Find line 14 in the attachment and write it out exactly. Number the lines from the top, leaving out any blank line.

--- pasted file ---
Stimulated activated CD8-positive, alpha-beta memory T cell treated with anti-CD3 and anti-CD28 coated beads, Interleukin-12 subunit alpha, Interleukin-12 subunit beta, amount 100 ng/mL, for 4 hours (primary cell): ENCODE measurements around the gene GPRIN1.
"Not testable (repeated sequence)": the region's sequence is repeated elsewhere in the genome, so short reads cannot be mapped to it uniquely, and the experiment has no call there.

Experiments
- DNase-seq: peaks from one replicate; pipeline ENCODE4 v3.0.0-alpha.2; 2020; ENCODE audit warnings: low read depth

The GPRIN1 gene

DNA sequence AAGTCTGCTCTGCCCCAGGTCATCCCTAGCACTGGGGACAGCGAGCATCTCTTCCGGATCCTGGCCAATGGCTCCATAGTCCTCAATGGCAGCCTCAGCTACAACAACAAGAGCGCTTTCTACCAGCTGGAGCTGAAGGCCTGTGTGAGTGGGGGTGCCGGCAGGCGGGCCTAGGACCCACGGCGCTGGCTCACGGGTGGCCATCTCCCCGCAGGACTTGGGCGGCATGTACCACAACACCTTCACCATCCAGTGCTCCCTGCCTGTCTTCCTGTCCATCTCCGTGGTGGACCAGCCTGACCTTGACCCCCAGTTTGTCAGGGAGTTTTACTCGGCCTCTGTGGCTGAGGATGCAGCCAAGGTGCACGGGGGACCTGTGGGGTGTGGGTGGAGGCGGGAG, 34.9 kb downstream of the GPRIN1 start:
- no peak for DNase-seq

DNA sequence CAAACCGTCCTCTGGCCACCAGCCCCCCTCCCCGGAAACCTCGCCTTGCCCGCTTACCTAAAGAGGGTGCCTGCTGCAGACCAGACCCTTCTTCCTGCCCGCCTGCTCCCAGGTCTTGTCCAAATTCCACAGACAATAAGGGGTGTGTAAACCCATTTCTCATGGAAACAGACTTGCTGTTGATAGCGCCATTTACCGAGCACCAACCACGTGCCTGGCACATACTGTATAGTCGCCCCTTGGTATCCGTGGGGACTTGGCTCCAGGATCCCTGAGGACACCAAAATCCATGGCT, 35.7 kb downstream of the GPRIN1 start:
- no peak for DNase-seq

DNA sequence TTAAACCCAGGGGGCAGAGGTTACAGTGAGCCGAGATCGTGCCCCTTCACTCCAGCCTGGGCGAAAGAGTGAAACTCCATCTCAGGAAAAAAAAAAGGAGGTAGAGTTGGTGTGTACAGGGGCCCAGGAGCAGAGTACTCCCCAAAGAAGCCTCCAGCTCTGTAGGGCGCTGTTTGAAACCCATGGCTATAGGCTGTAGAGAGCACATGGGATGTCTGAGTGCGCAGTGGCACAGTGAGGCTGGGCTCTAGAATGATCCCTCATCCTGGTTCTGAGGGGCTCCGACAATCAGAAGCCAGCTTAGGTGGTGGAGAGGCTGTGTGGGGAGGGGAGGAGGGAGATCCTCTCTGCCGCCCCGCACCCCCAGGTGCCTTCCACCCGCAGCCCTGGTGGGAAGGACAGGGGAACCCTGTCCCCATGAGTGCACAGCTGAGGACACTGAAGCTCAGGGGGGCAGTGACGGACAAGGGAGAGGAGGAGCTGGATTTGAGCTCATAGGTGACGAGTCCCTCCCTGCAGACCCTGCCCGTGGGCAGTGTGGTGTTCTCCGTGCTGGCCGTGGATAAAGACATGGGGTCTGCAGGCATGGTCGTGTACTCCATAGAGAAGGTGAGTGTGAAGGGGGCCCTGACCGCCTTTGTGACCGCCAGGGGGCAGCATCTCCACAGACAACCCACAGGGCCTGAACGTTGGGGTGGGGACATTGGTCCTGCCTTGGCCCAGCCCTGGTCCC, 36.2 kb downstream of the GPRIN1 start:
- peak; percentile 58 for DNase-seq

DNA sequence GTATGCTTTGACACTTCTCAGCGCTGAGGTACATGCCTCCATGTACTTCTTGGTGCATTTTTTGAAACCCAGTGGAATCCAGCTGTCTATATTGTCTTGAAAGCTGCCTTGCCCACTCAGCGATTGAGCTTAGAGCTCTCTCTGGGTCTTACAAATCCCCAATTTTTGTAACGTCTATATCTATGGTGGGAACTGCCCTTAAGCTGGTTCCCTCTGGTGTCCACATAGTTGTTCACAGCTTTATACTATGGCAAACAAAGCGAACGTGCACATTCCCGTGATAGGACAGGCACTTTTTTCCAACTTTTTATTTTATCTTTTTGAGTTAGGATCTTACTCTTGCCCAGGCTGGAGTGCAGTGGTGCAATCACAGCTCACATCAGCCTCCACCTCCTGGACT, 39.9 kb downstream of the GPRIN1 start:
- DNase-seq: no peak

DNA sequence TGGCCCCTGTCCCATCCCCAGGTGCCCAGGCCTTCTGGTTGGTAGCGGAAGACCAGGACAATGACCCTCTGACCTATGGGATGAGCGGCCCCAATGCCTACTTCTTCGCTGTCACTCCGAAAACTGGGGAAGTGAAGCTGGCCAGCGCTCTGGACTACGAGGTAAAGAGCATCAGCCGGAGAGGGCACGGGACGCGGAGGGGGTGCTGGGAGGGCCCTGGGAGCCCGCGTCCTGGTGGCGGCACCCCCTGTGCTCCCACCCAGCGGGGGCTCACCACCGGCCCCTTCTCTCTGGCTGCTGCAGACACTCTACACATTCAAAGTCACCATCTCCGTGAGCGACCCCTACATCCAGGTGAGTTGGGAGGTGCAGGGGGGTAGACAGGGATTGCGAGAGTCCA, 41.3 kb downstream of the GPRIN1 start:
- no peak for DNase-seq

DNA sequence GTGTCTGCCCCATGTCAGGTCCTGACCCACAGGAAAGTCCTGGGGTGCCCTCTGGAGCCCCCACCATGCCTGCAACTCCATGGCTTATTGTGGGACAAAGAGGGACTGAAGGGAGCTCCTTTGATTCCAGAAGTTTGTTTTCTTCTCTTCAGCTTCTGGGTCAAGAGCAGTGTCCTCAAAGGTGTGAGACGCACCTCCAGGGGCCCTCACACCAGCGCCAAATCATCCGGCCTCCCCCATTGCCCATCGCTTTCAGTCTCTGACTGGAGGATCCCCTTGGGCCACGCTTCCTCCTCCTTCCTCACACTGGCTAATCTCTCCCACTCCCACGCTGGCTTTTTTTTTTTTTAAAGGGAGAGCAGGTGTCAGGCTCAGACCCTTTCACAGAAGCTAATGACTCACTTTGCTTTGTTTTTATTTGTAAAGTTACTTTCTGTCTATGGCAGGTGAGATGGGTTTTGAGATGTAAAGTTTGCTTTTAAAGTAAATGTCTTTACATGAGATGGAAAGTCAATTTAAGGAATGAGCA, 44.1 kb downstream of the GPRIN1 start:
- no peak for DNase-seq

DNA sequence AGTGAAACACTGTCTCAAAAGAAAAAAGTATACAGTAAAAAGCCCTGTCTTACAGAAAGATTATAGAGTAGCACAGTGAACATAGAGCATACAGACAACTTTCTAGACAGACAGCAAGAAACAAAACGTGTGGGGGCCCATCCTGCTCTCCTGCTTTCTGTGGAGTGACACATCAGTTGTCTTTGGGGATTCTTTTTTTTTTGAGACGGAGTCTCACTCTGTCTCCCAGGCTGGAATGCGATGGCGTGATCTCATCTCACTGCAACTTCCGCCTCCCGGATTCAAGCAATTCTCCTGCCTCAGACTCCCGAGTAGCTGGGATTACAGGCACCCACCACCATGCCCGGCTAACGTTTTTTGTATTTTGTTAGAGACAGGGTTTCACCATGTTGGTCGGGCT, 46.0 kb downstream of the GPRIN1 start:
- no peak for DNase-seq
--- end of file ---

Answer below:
DNA sequence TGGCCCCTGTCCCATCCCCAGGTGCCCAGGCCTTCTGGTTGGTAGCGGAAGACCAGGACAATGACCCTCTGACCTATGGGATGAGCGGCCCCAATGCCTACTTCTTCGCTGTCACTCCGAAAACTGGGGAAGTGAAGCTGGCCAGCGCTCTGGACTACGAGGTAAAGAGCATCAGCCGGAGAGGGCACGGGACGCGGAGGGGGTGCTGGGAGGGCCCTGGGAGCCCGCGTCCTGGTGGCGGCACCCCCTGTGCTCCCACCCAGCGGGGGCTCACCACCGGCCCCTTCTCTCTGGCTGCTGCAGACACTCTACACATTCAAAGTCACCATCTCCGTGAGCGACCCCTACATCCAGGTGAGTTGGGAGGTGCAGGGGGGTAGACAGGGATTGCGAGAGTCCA, 41.3 kb downstream of the GPRIN1 start: